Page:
Home Healthcare or In-Home Care? Differences Explained

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Think of the last time you needed care. Whether it was an illness, surgery, or any type of medical procedure, chances are you wanted to recover at home. For seniors facing rehabilitation, recovery, or a decrease in mobility, the desire to remain at home is the same. Almost 12 million older adults in the U.S. live alone, and most want to live at home as long as possible. Fortunately, advances in technology make it easier than ever for skilled health workers to monitor and administer professional care from any location. But understanding what services are needed and finding the right resources is helpful for caregivers.

First, it’s important to understand the difference between home care and home health, or skilled care, services.

What is Home Care?

One way to discern the difference between home care and home health or skilled care services, is to consider the condition of the patient. When an older adult is no longer able to keep up with household chores, shopping, fixing meals, paying bills, or handling their own transportation, they likely need home care. Professional in-home caregivers can provide a wide variety of care, from help with activities of daily living to regular companionship.

For example, 70-year-old Violet functions well at home, but a history of seizures prevents her from driving, and she would rather sit in front of her television eating a bag of Doritos than fix a hot meal. Plus, sometimes she forgets to take her medications. A home care aide visits Violet’s home every afternoon to drive her to appointments, handle light housework, fill the refrigerator with nutritious, easy-to-prepare meals and check her prescription bottles. These non-clinical services satisfy household needs and provide a friendly social connection that compensates for any decreases in skills or abilities that are a natural part of aging.

SEE ALSO: Find In-Home Care Help Near You

If a loved one simply needs a little extra help around the house, a doctor or hospital administrator may offer referrals to an in-home care company, or you may want to approach family members or close friends who can commit to regular hours each week to provide care. The costs for home care are often out of pocket. But some long-term care insurance plans cover these services, and your loved one may qualify for Medicaid.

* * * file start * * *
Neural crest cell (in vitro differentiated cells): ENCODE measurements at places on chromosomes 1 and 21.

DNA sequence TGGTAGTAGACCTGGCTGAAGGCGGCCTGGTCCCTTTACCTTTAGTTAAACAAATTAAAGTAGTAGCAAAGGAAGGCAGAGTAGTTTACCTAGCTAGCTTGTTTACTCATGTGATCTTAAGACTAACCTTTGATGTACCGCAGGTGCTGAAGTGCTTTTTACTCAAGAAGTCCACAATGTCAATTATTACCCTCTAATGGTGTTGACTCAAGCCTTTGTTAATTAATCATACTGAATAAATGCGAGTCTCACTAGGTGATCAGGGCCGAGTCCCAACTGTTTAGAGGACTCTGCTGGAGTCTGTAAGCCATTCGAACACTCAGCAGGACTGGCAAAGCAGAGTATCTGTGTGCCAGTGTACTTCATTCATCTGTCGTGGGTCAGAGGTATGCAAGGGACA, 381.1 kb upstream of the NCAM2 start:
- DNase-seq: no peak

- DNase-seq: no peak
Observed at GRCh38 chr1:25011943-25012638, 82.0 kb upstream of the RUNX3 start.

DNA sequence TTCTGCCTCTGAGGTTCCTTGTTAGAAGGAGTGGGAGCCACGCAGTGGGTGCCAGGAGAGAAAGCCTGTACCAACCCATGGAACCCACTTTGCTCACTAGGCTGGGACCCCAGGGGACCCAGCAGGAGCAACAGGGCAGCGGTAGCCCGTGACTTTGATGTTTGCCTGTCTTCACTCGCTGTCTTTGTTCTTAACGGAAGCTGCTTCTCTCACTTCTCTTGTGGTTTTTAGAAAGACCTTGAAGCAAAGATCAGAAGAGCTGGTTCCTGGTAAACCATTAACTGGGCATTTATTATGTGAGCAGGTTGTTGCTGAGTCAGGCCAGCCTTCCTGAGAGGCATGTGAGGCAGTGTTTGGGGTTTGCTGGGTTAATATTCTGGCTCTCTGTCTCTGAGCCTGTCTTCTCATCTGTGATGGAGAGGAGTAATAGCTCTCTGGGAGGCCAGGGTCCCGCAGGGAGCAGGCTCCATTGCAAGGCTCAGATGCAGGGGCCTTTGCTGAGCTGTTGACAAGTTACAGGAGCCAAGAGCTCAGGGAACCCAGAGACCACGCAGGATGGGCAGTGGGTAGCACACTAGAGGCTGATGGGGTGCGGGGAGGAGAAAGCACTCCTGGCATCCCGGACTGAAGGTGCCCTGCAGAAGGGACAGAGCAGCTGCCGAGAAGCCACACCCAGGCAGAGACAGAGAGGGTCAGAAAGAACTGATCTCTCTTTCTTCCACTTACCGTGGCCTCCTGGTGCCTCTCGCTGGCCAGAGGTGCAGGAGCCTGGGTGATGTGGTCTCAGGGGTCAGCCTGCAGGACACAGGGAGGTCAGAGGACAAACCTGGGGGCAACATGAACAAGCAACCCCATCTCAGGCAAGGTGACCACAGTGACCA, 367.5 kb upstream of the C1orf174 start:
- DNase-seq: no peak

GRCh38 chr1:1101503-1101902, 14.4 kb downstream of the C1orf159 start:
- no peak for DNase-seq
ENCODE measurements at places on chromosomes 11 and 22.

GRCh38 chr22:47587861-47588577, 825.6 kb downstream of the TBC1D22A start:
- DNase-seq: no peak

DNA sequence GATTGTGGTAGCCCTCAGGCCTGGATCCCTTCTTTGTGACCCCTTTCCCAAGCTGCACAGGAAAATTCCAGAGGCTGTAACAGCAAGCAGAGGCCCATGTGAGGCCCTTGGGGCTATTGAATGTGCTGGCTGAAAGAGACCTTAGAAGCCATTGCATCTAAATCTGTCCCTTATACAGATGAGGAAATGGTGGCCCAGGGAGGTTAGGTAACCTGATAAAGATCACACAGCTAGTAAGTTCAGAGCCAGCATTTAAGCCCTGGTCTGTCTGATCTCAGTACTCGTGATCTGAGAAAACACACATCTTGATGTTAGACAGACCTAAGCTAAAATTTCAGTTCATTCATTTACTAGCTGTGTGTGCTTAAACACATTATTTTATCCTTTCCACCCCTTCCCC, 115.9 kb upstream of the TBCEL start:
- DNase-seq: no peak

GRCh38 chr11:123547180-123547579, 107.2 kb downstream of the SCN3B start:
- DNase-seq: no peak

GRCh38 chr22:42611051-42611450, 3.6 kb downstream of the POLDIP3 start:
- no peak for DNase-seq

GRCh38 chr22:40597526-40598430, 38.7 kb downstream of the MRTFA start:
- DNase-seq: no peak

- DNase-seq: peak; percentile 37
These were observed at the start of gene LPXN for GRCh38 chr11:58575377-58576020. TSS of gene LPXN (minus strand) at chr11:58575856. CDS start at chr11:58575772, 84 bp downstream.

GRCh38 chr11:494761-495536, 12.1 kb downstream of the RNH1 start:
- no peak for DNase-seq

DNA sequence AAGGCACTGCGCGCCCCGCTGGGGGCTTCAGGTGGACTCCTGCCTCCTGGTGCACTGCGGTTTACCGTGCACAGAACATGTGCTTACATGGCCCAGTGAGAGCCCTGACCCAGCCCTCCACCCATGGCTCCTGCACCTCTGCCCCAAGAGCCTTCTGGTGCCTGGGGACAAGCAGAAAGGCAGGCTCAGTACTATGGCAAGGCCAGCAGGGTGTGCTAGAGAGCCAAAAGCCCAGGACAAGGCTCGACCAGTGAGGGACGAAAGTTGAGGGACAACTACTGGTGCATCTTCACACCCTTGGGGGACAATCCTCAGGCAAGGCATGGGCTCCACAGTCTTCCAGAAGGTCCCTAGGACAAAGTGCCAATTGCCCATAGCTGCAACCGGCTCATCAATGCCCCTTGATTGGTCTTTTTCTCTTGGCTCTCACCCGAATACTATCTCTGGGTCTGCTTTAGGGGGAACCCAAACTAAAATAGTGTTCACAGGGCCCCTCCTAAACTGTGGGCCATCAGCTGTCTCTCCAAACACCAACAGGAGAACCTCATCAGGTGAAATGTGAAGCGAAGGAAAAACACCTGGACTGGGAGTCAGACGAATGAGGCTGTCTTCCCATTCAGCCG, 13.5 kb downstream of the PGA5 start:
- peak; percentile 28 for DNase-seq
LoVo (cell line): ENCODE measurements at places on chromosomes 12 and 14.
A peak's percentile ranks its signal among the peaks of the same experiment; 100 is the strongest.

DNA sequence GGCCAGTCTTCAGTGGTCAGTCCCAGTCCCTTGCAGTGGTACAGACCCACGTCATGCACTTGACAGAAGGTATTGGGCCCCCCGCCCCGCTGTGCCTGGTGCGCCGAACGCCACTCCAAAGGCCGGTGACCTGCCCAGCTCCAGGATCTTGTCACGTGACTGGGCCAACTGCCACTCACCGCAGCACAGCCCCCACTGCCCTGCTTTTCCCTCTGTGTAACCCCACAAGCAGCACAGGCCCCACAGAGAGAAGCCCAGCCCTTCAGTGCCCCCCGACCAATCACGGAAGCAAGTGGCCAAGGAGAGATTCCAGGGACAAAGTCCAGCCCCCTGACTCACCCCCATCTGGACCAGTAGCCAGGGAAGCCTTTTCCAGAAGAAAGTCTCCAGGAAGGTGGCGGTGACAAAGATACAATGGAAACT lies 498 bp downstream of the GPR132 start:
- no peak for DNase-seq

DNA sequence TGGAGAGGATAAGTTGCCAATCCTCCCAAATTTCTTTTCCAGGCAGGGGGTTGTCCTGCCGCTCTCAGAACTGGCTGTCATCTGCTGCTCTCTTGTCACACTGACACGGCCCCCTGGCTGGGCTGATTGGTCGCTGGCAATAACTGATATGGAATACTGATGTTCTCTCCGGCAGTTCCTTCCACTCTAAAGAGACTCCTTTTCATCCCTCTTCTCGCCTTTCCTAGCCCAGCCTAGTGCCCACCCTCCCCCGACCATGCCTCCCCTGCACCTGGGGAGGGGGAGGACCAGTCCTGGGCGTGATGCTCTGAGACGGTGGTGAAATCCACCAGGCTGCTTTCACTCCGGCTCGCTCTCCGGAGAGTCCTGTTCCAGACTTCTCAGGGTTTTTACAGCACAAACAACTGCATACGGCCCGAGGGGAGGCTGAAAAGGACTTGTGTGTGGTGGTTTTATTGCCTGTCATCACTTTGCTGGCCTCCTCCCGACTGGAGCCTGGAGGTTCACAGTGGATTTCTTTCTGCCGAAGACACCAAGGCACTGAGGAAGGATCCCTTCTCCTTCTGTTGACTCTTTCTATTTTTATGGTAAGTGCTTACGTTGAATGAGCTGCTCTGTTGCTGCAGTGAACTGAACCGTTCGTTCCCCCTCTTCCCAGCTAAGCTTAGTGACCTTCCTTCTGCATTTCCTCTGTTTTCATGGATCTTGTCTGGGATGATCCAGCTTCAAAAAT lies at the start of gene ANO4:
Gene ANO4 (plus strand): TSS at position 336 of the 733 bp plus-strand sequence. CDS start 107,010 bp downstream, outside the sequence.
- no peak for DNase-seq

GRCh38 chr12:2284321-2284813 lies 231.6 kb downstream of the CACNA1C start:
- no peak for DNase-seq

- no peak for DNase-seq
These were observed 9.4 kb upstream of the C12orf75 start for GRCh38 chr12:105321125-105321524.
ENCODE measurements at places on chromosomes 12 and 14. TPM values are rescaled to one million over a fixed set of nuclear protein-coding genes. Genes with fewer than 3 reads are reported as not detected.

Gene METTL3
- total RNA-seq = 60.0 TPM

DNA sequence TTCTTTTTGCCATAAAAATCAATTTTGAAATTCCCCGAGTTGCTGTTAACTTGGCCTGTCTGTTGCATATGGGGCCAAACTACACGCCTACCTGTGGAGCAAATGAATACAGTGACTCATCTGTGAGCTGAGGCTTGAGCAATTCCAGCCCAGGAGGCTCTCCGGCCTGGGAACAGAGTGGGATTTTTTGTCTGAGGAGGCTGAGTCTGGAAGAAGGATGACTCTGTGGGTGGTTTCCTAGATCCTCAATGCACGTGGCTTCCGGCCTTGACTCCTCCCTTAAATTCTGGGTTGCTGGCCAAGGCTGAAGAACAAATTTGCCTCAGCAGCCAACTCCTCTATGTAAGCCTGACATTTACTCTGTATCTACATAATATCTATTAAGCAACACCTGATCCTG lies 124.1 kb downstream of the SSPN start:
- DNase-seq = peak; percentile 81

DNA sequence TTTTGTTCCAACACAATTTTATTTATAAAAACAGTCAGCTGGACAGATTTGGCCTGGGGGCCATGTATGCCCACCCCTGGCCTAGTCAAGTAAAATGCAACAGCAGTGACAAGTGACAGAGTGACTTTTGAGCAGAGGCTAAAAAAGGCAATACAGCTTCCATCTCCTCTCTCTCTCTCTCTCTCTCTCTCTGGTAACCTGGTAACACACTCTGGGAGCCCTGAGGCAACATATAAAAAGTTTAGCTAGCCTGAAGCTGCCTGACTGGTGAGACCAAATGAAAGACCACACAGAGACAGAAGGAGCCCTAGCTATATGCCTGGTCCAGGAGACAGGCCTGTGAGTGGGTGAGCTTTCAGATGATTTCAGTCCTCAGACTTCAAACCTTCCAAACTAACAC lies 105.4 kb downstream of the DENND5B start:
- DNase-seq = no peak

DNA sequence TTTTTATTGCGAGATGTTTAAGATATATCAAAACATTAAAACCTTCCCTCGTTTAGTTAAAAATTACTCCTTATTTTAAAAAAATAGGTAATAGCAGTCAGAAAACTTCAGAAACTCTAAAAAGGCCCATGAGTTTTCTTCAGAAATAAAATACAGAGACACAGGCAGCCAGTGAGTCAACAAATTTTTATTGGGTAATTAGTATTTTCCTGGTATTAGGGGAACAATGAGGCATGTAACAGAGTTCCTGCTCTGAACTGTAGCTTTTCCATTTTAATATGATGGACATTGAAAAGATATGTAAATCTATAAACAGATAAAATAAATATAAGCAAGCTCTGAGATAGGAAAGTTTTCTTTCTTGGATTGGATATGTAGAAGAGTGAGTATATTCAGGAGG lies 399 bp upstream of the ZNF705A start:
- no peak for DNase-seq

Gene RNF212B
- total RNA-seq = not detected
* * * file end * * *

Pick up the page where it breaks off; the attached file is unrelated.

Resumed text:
What is Home Health Care, or Skilled Home Care?

After Harvey’s hip replacement surgery, a therapist visited his home every morning to provide therapy sessions, monitor Harvey’s pain, medications, vitals and recovery progress. Once his doctor determined his full recovery and discussed necessary lifestyle changes to protect his new hip, Harvey was able to resume his independent life.

Home health care services are needed when a loved one has completed inpatient care and needs rehabilitation, recovery or other clinical healthcare services. As part of a doctor’s treatment plan, a patient will participate in occupational or physical therapy, speech therapy, wound care, receive medications or injections, and will be monitored during recovery while remaining at home. This arrangement is likely temporary as the patient may resume normal function and can handle household duties and functions after recovery. Since these services are part of a treatment plan, Medicare or insurance often covers the cost of home health care.

The goods news is that caregivers can benefit from utilizing both types of services. “Partnering with the community for related healthcare services clinical and nonclinical can bring added support to families, including time for caregivers to take care of themselves and rejuvenate, added confidence in their homes, and easier teaching techniques to guide the care needed,” said Cathy Hefko, BSN, RN., community nurse liaison for Golden Acres Living and Rehabilitation. “This can improve outcomes for all involved.”

SEE ALSO: Find In-Home Care Help Near You

Both services provide essential benefits that are necessary for a senior’s emotional and physical quality of life. “We have found our patients benefit most from combining the professional, clinical home health services of skilled nurses, therapists, and medical staff with the personal care that home care aides provide,” said Derek Orme, administrator at Mission Hills Post-Acute Care.

Deitra McDonald, marketing director at Legend Oaks West Healthcare & Rehabilitation, agrees. “In this way, a patient’s progress is monitored by healthcare professionals while the emotional needs are handled with a caring, personal touch,” she said.

If a caregiver faces an increased need for services, understanding the supportive resources of home care and home health care services can ensure the right care can best fulfill the unique needs of your loved one.

Comparing Home Care vs Home Health Care

The chart below shows a side-by-side comparison of what home health and in-home care agencies offer.

Home Healthcare In-Home Care
Doctor prescribed -
Skilled care -
Administering medications -
Giving medication reminders -
Help with activities of daily living
Specialized services such as rehab -
Light housekeeping minimal
Transportation -
Payment options Medicare, Medigap, Managed Care, Medicaid, Veterans Benefits, Private Pay (usually a combination) LTCI, Private Pay, occasionally Medigap

Dr. Amy Osmond Cook

Amy Osmond Cook is executive director of the Association of Skilled Nursing Providers, and is a regular health and wellness contributor to the Orange County Register, Daily Herald, Senior Scene, Senior Housing Forum and more. See full bio